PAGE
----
Though odd, I do like this approach because I think it is very very difficult to write dialogue between such close friends convincingly. No matter what the author did here, it wouldn’t come across conveyingMost of the time it comes across sounding like the writer has no idea what friends are or how they speak to each other.
5. The Epilogue
The first time I read this book, I read it in one sitting. By the time I got to the epilogue, I was so tired it didn’t really register with me. Like at all.
Not so this time.
So, first of all, the epilogue starts the way the first chapter begins, with the same imagery. The description at the start of the book is meant to evoke Padmé’s funeral, and just when you’re wondering if this is really how we’re kicking things off, you realize that it’s not what it seems to be.
Not so in the epilogue. There’s no one to pull the rug out from under you this time and laugh. Where the last chapter ended on a hopeful note, the epilogue begins by reminding you how tragically short Padmé’s life was. How much she wanted to achieve and couldn’t.
And not even calm, steady Sabé can help you this time. Where every other adversity in the book had been faced with a level-headed approach, by the epilogue, we see her more unhinged and outwardly expressive than we ever have. Because she just doesn’t care anymore. Because what was it all for, if she couldn’t protect her friend at the end. Because she’s right and nothing about this makes sense. She lost the person who was essentially her other half and she has no idea why. Her conspicuous absence from Revenge of the Sith makes me wonder where exactly she was in all that time, and why she wasn’t with Padmé (a story I hope we get to see one day).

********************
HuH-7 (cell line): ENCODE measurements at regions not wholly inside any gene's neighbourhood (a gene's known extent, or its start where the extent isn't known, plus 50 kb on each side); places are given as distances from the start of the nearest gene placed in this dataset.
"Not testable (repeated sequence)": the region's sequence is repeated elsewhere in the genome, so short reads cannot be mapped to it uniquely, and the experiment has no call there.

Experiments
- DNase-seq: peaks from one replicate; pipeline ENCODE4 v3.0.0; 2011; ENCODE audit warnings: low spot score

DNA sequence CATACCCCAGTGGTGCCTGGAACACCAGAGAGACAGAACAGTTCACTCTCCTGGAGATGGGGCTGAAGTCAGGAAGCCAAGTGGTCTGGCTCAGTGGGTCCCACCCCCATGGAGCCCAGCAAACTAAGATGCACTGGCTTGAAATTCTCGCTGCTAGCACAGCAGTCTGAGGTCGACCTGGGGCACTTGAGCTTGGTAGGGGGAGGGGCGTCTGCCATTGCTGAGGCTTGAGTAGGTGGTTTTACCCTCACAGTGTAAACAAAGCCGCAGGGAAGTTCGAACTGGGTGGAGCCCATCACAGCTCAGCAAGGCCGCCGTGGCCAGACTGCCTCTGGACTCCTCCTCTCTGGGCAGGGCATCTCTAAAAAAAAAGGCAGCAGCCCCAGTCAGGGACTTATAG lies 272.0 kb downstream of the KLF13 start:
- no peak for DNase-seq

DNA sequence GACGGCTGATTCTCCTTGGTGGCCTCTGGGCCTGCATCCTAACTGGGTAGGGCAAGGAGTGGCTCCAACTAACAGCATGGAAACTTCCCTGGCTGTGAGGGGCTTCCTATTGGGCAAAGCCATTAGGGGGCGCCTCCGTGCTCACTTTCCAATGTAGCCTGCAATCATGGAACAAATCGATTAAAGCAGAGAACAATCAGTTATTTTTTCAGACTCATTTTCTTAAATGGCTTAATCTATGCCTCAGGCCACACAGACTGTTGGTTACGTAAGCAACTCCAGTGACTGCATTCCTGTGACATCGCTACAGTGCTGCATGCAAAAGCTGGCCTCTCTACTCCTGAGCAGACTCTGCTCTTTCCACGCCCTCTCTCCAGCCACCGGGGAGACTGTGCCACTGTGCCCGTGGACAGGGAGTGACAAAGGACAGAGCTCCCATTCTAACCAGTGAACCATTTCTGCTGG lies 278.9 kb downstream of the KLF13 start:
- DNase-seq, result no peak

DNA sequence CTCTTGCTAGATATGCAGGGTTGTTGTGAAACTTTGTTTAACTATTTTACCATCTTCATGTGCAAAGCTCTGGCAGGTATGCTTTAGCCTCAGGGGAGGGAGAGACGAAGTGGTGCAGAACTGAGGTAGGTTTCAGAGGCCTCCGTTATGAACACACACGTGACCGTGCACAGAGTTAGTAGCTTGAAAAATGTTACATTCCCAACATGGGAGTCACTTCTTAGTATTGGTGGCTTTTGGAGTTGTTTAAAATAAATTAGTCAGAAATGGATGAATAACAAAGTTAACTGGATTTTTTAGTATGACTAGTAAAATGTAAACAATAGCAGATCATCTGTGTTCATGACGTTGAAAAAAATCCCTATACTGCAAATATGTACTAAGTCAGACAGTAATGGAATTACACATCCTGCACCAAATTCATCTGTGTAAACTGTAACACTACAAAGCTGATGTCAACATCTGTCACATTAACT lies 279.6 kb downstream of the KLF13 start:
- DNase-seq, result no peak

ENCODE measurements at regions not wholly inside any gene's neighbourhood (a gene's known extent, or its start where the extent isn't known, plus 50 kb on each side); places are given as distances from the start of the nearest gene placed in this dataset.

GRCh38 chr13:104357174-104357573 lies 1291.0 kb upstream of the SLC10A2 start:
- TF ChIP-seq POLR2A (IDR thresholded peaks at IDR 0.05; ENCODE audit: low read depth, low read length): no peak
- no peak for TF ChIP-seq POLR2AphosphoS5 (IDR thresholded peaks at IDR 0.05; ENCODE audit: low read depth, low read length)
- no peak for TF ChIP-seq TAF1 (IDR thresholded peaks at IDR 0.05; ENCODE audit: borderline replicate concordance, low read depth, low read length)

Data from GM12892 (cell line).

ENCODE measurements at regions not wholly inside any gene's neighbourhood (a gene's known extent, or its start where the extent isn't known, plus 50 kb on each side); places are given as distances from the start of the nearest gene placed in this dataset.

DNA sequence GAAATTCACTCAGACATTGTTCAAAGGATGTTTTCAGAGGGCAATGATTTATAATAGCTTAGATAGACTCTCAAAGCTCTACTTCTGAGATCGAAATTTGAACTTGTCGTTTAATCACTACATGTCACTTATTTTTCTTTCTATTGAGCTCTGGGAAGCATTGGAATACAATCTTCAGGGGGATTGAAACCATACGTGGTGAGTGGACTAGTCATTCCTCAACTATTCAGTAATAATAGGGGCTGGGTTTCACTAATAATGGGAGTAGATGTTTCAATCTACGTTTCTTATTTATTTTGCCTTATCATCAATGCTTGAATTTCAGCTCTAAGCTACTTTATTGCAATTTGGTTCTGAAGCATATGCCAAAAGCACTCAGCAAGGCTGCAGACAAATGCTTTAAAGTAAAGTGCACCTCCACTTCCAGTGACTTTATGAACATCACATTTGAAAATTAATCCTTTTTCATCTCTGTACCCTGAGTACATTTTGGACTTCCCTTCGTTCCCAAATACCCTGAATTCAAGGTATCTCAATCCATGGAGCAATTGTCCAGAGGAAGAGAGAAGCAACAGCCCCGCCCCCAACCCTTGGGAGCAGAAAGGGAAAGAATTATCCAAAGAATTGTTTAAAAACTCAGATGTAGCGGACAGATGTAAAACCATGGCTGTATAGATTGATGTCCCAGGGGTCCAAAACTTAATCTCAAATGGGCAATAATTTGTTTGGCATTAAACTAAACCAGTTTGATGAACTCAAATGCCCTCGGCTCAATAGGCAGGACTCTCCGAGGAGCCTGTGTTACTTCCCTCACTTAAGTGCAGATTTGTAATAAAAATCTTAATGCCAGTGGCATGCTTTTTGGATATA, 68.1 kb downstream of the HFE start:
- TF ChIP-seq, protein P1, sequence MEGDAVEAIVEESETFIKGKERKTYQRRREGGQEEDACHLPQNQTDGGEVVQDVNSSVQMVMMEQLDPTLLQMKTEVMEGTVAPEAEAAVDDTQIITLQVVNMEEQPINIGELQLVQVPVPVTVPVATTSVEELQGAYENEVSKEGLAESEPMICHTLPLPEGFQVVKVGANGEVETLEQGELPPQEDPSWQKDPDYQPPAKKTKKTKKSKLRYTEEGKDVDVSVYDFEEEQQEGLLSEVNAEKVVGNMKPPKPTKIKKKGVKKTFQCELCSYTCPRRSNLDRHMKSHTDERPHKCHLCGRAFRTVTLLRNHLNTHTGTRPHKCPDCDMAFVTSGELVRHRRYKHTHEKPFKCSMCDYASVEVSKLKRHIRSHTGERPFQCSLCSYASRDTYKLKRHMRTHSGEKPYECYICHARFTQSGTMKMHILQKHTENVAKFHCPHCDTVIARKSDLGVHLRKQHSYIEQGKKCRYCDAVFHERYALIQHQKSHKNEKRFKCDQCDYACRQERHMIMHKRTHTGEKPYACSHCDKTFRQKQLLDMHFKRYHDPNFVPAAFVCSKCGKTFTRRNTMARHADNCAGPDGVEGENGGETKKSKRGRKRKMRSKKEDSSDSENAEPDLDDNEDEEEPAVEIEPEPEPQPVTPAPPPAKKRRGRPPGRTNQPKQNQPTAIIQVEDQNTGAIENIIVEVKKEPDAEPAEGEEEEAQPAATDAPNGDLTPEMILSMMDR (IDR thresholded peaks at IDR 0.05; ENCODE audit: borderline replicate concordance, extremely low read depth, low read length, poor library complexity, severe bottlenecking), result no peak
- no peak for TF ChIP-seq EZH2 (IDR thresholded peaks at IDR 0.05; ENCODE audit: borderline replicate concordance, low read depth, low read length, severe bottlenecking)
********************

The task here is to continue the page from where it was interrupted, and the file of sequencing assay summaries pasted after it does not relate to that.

6. The lack of resolution in the slavery subplot
I’ll start by saying that I don’t think this is the fault of the writer. I think part of the issue when writing one piece of a large universe like this, particularly a piece set fairly early in the story we know, is that you can’t change too much of the story. At the end of the day, no matter what they did in this book, you still have to end up where you are in Attack of the Clones, where slavery seemingly still happens on Tatooine. It’s not like Shmi Skywalker was freed by default because it was suddenly outlawed. Not to mention, I don’t think the dancing girls in Jabba’s palace in Return of the Jedi are there by choice…